Twenty-three years into shaping the grunge movement of the early 90s, Pearl Jam is still at it – doing its part in keeping modern rock music afloat.
Pearl Jam’s 10th studio album, “Lightning Bolt,” which was released Tuesday, makes you question whether all band members really are in their 40s and 50s. The album features a smidgeon of what led to an early formation of a legion of Pearl Jam fans, combined with meticulous songwriting and passion that defines the band today.
Usually by the time a band hits double-digit albums, significance and expectation is diminished. But the five-man act from Seattle isn’t your typical American band. It keeps plugging away, consistently crafting music that transcends the era it was made in.
Need proof of relevance? Look no further than Saturday night, when Pearl Jam played the second show of its North American “Lightning Bolt” tour to a sold-out crowd inside First Niagara Center. Don’t let their age fool you — they are still rock stars.
Rock bands that have played for three decades often seem inclined to lean more toward a “pop” sound to lure in a new generation of fans. But Pearl Jam has bucked that trend and delivered to fans both old and new.
A dozen songs span 50 minutes, and quite the contrast in pace exists throughout the album, starting intriguingly with an original sound from the band in “Getaway.” It’s heavy on drummer Matt Cameron, and has an indie influence to it.
From there, it’s a diversity of styles and curious transitions from song to song. Splitting up similar tempos among songs is uncommon, but it’s inimitability that has immortalized Pearl Jam.
At the forefront of an unconventional assortment of hard-hitting sound and slower melodies “Lightning Bolt” holds is guitarist and lead vocalist Eddie Vedder. There is no secret in what Vedder’s voice brings to the band. It’s used as its own instrument, radiating a full range of pitches.
With Vedder, his tone gives already terrific lyrics even more substance and meaning. He demonstrates that during the album’s seventh track, “Pendulum.” It’s a hauntingly beautiful number that consists of Vedder holding long notes, evoking great emotion, and proving simplicity can bring out the most in his voice.
The song contains multiple low “ohhhhs” and “ahhhhs” by Vedder in a dark tone, and there seems to be an underlying theme that with all good comes bad. “The future’s bright/lit up with nowhere to go/To and fro the pendulum throws.” The ending lines, complete with more “ahhhhs” than actual words, particularly embody his inherent ability to translate lyrics into appealing sound.
Vedder glowed throughout the album, but he did overshadow band mates at times. While hardcore fans are treated to gems that remind them of the grungiest Pearl Jam, like single “Mind Your Manners” and “Let the Records Play,” there are prolonged stretches of rather quiet tunes, exemplified by the closing two songs “Yellow Moon” and “Future Days.”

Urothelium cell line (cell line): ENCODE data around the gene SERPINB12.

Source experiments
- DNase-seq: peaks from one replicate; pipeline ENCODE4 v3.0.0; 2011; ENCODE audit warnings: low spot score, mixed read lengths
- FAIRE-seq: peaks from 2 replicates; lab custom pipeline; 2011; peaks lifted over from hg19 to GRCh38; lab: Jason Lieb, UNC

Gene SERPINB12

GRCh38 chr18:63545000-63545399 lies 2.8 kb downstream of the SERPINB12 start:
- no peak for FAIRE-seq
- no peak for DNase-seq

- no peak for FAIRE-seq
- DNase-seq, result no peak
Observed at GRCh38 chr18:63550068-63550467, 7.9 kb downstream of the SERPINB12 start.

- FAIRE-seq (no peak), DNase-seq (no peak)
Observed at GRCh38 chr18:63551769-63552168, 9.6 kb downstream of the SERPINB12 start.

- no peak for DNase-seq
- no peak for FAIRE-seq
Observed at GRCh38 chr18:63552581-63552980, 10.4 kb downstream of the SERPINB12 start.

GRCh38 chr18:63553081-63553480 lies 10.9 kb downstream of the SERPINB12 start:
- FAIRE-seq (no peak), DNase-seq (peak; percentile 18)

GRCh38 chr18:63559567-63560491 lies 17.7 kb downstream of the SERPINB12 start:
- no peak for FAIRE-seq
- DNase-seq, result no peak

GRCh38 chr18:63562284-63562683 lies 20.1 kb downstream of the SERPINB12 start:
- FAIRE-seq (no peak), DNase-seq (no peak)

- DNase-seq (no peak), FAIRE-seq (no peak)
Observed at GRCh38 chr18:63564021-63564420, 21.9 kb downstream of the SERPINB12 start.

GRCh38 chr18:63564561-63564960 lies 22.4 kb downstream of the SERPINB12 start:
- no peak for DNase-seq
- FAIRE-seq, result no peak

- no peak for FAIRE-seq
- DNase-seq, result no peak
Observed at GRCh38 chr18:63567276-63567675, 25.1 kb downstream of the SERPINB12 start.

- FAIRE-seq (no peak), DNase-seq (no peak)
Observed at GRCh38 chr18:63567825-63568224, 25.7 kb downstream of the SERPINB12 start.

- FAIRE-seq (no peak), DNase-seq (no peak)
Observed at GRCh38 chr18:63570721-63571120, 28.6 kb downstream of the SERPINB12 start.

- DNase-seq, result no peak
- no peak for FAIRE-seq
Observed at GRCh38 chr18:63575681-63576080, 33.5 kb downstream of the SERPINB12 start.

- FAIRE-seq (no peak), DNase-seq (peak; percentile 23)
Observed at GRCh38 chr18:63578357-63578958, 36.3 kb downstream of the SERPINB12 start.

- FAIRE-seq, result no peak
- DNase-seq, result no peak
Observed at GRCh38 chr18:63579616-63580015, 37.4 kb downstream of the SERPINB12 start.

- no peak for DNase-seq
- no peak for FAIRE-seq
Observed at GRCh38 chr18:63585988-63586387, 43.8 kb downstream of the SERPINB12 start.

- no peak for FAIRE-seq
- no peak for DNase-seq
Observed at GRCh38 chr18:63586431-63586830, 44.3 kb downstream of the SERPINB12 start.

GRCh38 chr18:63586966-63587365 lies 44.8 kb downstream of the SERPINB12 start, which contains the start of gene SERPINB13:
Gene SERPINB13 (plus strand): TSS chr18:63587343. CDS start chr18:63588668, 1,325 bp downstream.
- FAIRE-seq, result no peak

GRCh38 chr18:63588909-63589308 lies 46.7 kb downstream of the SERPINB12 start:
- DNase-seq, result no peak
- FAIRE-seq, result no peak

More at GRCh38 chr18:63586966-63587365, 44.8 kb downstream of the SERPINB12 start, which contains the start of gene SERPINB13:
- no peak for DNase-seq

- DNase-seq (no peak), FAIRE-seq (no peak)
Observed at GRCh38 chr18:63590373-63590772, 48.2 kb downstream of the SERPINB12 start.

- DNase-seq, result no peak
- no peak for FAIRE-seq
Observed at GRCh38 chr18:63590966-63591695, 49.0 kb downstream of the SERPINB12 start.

They are, however, undoubtedly beautiful displays of Vedder’s baritone, and those types are to be expected when classics like “Black” and “Alive” have already been written. But hearing more of insanely talented guitarist Mike McCready is something that’s desired
McCready still does accompany Vedder as the highlight of “Lightning Bolt,” despite taking the periodic backseat to a piano on several songs. For the most part, the composition is what’s expected of Pearl Jam — emphasis on vocals and guitar.
From the start of “Mind Your Manners” with McCready’s riff, listeners know they’re about to be treated to something comparable to the grungy sound of “State of Love and Trust,” written in the 90s. “Mind Your Manners” is vintage Pearl Jam, possessing a punk rock edge and notable breakdown.
On the title track of “Lightning Bolt,” McCready is at his best, with a 20-second solo that is fast, fierce and powerful, staples of the longtime guitarist.
Just as he has with his voice, Vedder has set a high standard for his songwriting over the years and he met it once again. He reaches deep into the wrongs of the ignorant and there even seems to be a socio-political statement — not out of the realm for Vedder — in “Infallible.” Near the beginning it goes: “Pay disasters no mind/Didn’t get you this time/No friends left at the crime.” It is full of depth and may evolve into one of the jewels of the album, as each member equally shares shine time.
The best-crafted number on “Lightning Bolt” is easily “Sirens,” the record’s other single. Vedder and the rest of the band spills its collective musical soul into the exceptional ballad. There is a breadth to the tune that may not be heard from any other artist today, and it has become the leader in the clubhouse for many Pearl Jam fans’ wedding song.
It can be inferred that “Sirens” is about asserting affection for loved ones and appreciating life, with death inevitable for everyone. “It’s a fragile thing, this life we lead/If I think too much, I can get overwhelmed by the grace/ by which we live our lives/with death over our shoulders/Want you to know, that should I go, I always loved you/Held you high above, too.”
“Sirens” will certainly be a timeless song in the Pearl Jam catalog for its powerful guitar and bass that coincides perfectly with confident lyrics.
In the context of latter-day records from bands, “Lightning Bolt” is one of the best in recent memory. Pearl Jam mixes melodies that draw parallels to old favorites, in addition to experimenting with a new, refreshing sound, creating an appropriate balance. Doing too much of either can lead to unmemorable work this far into a prodigious career, and “Lightning Bolt” is anything but forgettable.
Email: [email protected]